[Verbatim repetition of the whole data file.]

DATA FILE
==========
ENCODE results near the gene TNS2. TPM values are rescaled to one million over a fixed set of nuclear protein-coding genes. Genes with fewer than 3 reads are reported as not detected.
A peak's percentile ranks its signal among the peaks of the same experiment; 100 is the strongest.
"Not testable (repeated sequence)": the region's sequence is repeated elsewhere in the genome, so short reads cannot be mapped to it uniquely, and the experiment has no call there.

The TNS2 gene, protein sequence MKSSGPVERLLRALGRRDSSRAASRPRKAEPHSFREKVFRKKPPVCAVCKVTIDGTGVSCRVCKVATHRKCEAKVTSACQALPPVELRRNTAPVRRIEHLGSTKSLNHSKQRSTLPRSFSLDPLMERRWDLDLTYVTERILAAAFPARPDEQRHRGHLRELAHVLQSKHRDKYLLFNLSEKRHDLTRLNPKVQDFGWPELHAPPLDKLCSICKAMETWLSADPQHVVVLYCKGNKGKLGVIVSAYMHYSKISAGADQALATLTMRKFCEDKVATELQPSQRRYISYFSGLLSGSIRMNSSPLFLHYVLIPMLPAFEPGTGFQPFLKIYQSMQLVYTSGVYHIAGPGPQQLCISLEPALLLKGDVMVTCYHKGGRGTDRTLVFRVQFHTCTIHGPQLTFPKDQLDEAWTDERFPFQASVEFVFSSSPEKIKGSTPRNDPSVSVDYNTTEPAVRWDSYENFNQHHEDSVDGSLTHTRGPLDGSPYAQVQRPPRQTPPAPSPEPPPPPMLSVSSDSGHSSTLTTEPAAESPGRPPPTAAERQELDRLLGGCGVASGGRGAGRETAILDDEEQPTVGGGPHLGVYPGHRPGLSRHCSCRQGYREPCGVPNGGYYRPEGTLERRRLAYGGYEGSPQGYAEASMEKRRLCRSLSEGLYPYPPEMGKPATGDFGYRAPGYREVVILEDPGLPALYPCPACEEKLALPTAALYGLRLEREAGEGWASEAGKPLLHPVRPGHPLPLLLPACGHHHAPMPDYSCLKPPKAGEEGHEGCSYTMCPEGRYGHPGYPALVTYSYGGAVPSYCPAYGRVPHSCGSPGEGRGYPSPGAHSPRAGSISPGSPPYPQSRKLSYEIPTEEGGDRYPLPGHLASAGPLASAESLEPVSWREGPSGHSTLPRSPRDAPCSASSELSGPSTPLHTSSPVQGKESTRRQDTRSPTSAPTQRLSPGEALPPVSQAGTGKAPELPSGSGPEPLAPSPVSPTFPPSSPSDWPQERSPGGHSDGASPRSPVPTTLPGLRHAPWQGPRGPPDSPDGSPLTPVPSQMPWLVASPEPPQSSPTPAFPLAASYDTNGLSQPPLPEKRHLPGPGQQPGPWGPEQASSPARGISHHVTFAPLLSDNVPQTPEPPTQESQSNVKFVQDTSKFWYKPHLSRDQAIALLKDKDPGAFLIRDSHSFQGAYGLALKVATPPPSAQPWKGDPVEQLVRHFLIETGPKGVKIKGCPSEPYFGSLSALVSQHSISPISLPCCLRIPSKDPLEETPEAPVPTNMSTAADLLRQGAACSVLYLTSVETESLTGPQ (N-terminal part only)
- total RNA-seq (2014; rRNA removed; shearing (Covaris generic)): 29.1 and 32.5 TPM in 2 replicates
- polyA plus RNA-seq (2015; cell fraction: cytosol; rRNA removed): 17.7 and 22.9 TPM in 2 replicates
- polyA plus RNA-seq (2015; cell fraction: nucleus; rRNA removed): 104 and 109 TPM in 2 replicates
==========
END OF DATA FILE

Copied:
ENCODE results near the gene TNS2. TPM values are rescaled to one million over a fixed set of nuclear protein-coding genes. Genes with fewer than 3 reads are reported as not detected.
A peak's percentile ranks its signal among the peaks of the same experiment; 100 is the strongest.
"Not testable (repeated sequence)": the region's sequence is repeated elsewhere in the genome, so short reads cannot be mapped to it uniquely, and the experiment has no call there.

The TNS2 gene, protein sequence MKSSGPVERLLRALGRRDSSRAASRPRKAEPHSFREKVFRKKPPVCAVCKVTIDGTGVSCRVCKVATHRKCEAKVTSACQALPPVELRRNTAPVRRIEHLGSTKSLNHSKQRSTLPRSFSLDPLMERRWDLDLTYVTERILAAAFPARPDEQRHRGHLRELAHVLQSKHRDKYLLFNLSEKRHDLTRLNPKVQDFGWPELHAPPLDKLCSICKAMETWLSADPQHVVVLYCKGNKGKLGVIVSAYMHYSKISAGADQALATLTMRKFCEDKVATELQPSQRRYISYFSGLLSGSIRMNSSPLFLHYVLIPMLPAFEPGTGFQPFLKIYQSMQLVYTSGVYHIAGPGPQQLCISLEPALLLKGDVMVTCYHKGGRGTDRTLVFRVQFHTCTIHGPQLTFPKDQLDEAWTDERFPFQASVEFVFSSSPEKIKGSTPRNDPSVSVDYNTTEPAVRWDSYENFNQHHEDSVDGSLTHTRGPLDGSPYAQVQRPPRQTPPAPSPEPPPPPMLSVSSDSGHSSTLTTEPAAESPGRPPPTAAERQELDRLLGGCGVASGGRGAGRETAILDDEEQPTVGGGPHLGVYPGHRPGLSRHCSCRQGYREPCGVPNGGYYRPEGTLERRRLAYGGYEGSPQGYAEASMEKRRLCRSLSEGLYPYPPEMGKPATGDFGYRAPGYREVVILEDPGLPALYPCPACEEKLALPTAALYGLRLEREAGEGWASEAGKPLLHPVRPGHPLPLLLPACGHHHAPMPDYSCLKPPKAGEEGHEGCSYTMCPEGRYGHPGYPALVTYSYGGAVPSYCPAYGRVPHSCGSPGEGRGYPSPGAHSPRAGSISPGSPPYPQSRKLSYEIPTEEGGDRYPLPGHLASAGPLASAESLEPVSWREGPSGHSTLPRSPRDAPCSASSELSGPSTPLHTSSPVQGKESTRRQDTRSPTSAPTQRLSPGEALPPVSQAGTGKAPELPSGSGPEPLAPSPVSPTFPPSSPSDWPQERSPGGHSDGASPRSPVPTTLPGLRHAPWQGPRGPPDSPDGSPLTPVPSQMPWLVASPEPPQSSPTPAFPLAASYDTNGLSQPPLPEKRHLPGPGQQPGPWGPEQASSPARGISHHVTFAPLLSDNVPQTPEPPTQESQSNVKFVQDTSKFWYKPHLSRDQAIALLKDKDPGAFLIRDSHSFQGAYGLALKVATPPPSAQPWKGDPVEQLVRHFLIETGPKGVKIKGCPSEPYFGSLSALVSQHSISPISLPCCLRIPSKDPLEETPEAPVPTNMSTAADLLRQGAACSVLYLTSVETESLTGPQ (N-terminal part only)
- total RNA-seq (2014; rRNA removed; shearing (Covaris generic)): 29.1 and 32.5 TPM in 2 replicates
- polyA plus RNA-seq (2015; cell fraction: cytosol; rRNA removed): 17.7 and 22.9 TPM in 2 replicates
- polyA plus RNA-seq (2015; cell fraction: nucleus; rRNA removed): 104 and 109 TPM in 2 replicates